Breaking News
More () »

Dallas's Leading Local News: Weather, Traffic, Sports and more | Dallas, Texas | WFAA.com

Fort Worth Zoo making preparations for reopening

There's no set date, but a lot of work is happening behind closed gates

FORT WORTH, Texas — The Fort Worth Zoo is preparing to have guests through its gates again, even if it has no idea when that will be.

“We have people asking daily when we’re going to reopen, and we don’t know,” said zoo spokesperson Alexis Wilson.

Zookeeper Mark Ebberly said the animals have noticed the lack of people and smells, but they stick to a usual routine.

“Without the guests here at the zoo it’s a whole new world for these guys,” Ebberly said. “It’s given us a lot of time to really focus on the animals and training.”

Even if Gov. Greg Abbott gave the approval to open this week, the zoo would have a little more prep to do.

“We want to make sure that we get a safe start,” Wilson said.

Between all the glass, handrails and petting zoos, there’s a lot to touch inside, so they’re planning new handwashing stations for guests.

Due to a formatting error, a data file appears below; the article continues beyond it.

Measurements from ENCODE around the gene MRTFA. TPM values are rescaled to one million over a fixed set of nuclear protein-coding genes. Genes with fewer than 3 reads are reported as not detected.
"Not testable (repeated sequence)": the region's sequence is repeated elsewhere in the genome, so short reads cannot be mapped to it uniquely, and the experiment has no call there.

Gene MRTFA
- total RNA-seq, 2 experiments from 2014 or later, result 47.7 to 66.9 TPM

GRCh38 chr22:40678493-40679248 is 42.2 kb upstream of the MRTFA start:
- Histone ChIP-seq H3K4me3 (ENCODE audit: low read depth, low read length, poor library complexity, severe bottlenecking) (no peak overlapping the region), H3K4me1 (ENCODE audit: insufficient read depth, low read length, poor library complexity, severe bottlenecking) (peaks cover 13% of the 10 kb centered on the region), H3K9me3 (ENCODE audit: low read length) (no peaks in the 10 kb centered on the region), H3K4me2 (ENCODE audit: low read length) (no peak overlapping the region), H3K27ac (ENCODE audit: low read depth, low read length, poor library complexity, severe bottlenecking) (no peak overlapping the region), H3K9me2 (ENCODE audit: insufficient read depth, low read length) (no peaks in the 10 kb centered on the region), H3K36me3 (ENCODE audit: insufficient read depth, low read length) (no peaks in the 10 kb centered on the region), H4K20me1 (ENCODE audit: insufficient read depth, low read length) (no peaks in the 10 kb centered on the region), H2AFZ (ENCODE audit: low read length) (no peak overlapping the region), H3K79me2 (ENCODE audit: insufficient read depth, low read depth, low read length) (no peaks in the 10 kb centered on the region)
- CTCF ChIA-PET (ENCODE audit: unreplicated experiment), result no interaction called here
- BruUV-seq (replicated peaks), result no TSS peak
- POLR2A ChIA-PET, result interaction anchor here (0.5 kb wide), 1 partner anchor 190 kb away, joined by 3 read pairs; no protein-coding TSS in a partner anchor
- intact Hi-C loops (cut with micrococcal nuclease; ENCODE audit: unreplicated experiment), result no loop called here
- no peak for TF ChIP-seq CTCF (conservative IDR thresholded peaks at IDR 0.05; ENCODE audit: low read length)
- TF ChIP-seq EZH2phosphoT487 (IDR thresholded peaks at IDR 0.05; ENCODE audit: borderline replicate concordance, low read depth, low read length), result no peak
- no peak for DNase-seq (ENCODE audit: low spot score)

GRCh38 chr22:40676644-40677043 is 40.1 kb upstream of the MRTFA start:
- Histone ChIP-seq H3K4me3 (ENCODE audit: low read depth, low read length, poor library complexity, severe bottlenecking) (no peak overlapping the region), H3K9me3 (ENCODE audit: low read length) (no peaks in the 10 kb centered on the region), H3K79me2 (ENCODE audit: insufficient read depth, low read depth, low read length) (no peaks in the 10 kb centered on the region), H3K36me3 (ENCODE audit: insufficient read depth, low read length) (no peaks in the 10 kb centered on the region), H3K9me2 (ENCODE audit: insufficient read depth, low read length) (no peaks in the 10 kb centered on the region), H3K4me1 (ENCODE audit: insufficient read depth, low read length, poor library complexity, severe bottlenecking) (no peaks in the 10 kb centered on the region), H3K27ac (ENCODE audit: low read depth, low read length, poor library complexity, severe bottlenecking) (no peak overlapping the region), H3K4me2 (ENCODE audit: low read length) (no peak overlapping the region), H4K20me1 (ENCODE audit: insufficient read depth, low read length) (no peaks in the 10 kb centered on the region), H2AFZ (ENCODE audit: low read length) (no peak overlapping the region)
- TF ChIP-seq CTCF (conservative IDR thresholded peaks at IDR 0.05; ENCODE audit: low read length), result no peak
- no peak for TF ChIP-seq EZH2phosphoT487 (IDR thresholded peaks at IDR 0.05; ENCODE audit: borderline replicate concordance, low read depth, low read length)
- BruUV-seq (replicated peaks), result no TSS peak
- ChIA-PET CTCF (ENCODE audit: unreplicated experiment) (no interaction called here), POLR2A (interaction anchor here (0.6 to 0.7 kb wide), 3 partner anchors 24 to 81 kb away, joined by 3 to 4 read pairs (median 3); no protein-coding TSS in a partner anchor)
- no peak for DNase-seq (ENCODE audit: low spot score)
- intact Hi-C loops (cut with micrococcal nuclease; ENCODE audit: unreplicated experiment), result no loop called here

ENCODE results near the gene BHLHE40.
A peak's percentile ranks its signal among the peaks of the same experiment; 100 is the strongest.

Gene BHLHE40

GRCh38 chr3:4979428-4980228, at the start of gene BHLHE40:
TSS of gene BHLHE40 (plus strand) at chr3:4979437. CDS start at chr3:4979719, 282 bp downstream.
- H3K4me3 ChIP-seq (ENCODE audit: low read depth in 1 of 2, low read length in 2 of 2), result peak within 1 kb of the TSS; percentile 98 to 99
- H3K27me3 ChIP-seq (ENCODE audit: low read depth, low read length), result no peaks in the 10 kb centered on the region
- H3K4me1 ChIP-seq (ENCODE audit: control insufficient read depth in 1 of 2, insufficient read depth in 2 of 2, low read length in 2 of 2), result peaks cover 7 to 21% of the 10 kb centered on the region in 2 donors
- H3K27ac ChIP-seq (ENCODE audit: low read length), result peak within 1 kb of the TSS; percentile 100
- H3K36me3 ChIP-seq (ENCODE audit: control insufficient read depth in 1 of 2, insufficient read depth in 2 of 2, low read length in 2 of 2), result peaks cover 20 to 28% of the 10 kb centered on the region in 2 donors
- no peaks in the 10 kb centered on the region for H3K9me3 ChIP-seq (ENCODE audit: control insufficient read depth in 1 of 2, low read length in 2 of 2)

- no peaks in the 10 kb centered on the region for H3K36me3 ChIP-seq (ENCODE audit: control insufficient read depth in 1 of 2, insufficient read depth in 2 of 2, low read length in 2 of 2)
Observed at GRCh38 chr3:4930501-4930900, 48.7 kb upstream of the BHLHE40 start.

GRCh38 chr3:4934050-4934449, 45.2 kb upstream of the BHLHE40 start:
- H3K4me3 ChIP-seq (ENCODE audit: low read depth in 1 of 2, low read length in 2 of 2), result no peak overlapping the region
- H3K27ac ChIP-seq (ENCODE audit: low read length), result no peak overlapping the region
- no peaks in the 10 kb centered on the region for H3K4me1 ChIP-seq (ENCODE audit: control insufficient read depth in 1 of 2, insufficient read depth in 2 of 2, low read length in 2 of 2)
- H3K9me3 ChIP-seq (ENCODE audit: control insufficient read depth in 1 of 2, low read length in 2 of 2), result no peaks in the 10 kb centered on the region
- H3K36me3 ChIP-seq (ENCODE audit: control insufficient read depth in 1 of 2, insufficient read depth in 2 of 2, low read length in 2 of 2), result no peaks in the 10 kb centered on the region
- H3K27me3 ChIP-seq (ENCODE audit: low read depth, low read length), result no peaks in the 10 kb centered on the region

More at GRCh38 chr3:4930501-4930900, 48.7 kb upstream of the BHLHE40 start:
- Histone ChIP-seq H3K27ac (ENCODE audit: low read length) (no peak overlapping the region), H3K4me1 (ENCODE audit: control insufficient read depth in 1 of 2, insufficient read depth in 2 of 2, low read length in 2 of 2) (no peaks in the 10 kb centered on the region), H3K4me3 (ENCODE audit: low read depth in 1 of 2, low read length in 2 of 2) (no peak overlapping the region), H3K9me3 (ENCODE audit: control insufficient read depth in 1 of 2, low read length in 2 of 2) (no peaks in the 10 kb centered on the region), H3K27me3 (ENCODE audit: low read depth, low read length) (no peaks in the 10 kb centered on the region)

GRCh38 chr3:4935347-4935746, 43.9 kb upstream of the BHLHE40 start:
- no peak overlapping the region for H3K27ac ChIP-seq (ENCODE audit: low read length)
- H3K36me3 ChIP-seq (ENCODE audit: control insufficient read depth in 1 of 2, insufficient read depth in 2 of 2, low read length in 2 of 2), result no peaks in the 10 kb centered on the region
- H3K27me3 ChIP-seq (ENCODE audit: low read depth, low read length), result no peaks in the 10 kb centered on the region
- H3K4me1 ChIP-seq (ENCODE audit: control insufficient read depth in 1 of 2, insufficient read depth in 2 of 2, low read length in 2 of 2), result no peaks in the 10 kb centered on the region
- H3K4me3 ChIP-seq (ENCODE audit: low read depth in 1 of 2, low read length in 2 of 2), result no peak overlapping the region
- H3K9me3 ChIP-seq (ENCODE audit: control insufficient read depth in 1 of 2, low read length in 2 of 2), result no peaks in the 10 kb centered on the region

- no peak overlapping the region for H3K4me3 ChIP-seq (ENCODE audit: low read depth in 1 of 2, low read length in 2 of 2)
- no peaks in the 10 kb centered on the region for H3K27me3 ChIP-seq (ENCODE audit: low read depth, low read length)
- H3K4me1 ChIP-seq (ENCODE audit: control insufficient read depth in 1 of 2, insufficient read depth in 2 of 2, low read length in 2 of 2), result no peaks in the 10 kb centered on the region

“We’re actually bringing more staff back to the zoo for the purposes of cleaning constantly,” Wilson said.

Memberships have partially helped cover the lack of ticket sales, but they’re encouraging people to renew memberships. The Dallas Zoo recently shared on its Twitter page that it costs $600,000 a week to operate, and they’re hurting.

“We’ve certainly felt it, but we’re in good shape,” Wilson said.

Both the Dallas and Fort Worth zoos are looking at timing out tickets for guests to help with spacing and placing increased signage as reminders.

Even without crowds, animals are making new friends. Wilson says it’s enriching for the animals and they recently introduced a Patagonian mara to some meerkats and took a donkey to see a bear.

“We’ve taken full advantage of the fact the whole zoo is behind the scenes right now,” she said.

Life carries on in and outside of the zoo, but all of us miss what it used to be.

“The laughter that comes from getting to encounter wildlife — we miss it,” Wilson said. “We’re ready for people to be back here.”

More on WFAA: